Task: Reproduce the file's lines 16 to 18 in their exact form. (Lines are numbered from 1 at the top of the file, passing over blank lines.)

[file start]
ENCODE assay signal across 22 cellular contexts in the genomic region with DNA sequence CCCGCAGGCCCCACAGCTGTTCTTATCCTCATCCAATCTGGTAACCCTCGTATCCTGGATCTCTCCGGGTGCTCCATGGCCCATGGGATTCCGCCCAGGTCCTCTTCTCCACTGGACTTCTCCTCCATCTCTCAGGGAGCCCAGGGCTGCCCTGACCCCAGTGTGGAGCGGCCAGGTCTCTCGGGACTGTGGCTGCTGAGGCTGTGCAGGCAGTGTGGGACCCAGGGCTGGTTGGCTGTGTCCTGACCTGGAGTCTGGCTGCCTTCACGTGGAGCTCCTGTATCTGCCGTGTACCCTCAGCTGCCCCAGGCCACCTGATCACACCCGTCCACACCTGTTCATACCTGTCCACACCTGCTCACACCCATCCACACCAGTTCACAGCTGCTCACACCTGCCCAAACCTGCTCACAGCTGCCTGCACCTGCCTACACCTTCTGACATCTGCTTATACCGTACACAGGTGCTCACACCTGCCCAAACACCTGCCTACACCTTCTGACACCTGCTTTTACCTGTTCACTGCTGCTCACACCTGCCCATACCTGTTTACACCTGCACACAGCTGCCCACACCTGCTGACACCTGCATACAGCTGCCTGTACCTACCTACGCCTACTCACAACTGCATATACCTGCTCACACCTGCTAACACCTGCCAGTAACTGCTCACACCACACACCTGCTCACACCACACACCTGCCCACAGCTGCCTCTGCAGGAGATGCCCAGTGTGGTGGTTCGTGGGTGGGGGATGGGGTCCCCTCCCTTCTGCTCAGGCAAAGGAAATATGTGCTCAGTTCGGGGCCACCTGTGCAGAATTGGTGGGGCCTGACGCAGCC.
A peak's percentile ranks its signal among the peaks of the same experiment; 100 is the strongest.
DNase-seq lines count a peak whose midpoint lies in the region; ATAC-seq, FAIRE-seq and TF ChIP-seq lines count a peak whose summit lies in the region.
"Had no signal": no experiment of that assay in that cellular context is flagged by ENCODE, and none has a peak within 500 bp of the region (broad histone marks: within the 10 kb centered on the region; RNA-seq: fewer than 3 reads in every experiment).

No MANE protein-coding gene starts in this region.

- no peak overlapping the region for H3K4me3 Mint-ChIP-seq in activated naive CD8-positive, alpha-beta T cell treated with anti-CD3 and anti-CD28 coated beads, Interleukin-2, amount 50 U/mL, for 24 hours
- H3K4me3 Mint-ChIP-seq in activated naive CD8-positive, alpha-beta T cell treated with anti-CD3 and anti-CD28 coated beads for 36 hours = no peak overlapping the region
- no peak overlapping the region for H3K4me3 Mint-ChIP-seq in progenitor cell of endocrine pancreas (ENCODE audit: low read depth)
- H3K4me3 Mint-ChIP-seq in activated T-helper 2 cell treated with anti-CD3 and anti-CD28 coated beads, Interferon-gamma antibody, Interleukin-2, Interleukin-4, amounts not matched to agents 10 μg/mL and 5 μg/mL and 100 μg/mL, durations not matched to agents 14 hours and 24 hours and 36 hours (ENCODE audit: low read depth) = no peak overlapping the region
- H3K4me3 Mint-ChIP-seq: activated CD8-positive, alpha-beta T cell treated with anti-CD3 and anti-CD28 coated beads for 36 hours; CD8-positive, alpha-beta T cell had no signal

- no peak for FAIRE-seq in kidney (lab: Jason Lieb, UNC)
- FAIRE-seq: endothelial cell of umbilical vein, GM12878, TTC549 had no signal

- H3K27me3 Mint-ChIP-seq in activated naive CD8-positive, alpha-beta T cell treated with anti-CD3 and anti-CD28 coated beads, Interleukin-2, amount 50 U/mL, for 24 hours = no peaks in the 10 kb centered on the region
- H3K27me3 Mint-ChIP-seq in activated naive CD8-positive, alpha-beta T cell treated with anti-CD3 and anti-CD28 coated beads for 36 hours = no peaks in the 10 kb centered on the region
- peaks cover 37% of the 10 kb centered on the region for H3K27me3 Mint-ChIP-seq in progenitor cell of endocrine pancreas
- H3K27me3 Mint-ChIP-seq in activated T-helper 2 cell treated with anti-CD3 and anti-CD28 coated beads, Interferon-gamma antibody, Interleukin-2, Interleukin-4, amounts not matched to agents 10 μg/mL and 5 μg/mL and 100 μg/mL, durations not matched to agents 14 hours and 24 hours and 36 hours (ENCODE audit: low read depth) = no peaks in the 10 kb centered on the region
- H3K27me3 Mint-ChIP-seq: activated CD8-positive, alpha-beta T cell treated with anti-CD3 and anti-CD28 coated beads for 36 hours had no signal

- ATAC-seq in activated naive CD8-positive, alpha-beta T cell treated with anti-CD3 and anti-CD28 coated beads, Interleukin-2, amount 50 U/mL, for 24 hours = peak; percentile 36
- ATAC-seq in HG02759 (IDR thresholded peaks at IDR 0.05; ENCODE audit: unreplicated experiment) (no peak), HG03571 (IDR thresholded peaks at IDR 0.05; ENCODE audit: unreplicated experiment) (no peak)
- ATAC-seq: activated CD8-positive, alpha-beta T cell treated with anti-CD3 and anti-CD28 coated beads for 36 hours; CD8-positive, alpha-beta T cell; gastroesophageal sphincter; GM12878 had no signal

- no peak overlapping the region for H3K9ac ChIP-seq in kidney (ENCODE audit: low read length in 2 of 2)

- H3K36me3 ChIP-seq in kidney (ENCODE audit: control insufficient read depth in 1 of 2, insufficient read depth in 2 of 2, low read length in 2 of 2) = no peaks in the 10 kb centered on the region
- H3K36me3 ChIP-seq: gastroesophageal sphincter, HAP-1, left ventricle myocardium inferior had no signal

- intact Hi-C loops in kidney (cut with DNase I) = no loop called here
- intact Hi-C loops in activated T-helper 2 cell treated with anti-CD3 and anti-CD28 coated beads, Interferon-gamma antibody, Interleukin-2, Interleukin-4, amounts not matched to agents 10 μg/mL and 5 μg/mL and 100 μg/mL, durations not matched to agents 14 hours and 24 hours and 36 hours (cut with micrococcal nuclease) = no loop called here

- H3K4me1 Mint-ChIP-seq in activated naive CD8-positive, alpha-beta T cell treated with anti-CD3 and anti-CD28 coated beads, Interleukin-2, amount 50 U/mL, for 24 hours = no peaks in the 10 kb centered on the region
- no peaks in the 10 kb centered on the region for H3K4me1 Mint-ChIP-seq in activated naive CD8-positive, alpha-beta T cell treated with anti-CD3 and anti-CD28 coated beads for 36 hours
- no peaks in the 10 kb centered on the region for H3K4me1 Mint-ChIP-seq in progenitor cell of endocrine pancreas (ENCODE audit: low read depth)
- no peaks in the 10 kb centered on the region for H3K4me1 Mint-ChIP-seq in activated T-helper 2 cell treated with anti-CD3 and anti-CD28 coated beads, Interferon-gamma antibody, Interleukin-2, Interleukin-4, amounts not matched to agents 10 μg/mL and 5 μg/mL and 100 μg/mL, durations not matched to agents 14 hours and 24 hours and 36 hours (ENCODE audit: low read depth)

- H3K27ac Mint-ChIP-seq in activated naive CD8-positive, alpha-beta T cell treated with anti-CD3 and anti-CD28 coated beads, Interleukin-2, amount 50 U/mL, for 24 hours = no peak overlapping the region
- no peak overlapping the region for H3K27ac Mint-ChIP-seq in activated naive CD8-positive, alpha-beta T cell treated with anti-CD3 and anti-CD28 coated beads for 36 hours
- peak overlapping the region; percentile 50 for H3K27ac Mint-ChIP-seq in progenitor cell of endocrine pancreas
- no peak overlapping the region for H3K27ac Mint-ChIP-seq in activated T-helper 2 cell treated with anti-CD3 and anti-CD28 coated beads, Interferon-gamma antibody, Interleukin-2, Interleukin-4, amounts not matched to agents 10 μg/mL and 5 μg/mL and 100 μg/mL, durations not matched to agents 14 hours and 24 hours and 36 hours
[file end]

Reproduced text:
- H3K27me3 Mint-ChIP-seq in activated T-helper 2 cell treated with anti-CD3 and anti-CD28 coated beads, Interferon-gamma antibody, Interleukin-2, Interleukin-4, amounts not matched to agents 10 μg/mL and 5 μg/mL and 100 μg/mL, durations not matched to agents 14 hours and 24 hours and 36 hours (ENCODE audit: low read depth) = no peaks in the 10 kb centered on the region
- H3K27me3 Mint-ChIP-seq: activated CD8-positive, alpha-beta T cell treated with anti-CD3 and anti-CD28 coated beads for 36 hours had no signal

- ATAC-seq in activated naive CD8-positive, alpha-beta T cell treated with anti-CD3 and anti-CD28 coated beads, Interleukin-2, amount 50 U/mL, for 24 hours = peak; percentile 36